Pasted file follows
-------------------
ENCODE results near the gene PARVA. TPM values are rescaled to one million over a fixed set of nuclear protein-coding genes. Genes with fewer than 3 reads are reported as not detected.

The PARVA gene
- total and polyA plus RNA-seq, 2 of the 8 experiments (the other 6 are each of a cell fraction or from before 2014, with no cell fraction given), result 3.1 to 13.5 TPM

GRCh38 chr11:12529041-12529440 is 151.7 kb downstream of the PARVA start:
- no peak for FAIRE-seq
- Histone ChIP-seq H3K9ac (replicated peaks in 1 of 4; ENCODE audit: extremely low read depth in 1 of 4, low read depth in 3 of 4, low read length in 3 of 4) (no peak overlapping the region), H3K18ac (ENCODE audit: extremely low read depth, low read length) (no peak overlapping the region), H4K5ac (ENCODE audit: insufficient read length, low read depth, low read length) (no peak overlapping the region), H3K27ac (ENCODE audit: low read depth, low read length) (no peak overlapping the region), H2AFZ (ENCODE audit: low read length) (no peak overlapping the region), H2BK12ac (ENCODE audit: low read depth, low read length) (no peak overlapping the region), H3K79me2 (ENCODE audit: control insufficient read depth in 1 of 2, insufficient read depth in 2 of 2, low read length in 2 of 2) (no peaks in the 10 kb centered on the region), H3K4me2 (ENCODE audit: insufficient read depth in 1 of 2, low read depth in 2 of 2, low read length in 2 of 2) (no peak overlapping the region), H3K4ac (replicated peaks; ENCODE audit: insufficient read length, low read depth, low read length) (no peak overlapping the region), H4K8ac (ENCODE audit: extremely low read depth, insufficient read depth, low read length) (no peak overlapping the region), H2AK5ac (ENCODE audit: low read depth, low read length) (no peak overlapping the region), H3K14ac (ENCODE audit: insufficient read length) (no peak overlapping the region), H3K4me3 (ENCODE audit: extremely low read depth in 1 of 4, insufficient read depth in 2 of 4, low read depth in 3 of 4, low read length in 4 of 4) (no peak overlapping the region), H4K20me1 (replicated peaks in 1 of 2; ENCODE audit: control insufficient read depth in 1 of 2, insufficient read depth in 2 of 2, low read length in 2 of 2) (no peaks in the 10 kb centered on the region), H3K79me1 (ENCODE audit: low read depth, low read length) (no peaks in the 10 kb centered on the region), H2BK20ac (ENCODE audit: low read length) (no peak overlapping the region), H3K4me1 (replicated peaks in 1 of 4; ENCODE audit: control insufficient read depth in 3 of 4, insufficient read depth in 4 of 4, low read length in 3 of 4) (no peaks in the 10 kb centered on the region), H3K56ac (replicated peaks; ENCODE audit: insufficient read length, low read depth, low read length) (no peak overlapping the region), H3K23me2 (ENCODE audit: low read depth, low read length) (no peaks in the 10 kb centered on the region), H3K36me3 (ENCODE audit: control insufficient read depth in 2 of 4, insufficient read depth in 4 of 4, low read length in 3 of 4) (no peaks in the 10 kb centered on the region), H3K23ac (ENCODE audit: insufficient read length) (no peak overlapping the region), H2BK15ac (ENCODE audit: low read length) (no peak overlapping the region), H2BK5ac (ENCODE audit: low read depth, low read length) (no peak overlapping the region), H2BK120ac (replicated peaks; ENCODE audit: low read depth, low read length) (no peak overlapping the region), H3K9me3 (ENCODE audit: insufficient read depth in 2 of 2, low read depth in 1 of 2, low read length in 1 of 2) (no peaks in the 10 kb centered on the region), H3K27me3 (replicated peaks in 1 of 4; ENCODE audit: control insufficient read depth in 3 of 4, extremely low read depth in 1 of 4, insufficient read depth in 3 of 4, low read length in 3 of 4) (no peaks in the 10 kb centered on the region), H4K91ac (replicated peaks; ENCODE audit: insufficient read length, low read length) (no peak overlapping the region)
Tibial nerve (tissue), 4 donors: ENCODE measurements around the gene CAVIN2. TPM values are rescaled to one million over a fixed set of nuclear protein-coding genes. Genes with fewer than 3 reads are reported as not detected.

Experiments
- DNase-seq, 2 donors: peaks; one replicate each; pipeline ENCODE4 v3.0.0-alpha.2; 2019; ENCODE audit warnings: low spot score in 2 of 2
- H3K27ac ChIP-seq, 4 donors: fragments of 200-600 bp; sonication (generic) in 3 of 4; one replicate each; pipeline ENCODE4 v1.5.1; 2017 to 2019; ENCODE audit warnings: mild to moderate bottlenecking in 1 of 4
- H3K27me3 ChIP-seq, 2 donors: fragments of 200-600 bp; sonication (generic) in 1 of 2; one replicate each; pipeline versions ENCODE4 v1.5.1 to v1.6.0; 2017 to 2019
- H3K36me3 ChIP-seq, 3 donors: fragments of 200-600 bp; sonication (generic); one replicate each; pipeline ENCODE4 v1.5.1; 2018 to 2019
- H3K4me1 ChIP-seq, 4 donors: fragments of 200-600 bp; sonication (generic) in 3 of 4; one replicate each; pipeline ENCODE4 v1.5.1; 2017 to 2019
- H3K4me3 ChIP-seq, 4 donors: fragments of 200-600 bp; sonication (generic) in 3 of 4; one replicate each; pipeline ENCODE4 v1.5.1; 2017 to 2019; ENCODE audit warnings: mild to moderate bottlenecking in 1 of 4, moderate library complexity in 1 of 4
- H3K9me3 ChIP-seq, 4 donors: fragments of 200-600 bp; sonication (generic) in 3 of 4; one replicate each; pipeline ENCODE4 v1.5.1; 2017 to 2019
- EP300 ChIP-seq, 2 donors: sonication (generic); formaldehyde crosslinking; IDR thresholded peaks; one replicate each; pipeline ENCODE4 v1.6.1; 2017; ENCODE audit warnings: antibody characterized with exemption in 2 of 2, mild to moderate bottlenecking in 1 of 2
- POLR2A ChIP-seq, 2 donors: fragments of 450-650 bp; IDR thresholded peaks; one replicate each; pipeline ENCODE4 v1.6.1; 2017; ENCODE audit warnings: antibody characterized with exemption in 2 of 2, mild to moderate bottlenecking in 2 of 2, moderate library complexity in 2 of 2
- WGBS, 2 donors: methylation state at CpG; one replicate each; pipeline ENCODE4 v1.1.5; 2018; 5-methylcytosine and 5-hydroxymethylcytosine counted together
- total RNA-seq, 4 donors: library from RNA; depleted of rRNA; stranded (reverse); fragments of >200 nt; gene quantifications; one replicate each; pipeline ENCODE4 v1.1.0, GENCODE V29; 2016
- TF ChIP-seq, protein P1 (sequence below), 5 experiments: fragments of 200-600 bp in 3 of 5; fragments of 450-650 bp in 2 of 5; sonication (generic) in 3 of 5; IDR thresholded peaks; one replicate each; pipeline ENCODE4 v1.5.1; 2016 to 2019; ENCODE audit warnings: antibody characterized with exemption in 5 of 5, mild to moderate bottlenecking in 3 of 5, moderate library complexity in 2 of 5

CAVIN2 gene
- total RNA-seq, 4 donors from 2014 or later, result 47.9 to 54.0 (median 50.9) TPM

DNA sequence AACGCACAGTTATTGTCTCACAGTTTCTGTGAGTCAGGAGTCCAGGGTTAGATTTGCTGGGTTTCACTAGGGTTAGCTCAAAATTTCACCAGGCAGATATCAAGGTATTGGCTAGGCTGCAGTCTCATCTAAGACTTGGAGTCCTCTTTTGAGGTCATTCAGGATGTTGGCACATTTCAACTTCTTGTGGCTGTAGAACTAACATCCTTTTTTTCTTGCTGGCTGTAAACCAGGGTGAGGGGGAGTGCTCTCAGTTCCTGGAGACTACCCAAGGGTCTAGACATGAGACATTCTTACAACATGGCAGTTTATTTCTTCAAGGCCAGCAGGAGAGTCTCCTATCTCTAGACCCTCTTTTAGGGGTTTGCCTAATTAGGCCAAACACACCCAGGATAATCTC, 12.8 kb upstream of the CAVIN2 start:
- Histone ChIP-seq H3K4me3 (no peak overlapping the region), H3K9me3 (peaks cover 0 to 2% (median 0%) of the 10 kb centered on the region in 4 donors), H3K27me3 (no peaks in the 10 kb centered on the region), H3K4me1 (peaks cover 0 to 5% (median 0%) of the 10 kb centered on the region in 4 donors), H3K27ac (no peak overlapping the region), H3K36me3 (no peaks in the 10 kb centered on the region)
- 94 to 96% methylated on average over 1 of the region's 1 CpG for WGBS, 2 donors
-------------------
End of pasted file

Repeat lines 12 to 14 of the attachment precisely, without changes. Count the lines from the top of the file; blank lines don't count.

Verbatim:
- H3K36me3 ChIP-seq, 3 donors: fragments of 200-600 bp; sonication (generic); one replicate each; pipeline ENCODE4 v1.5.1; 2018 to 2019
- H3K4me1 ChIP-seq, 4 donors: fragments of 200-600 bp; sonication (generic) in 3 of 4; one replicate each; pipeline ENCODE4 v1.5.1; 2017 to 2019
- H3K4me3 ChIP-seq, 4 donors: fragments of 200-600 bp; sonication (generic) in 3 of 4; one replicate each; pipeline ENCODE4 v1.5.1; 2017 to 2019; ENCODE audit warnings: mild to moderate bottlenecking in 1 of 4, moderate library complexity in 1 of 4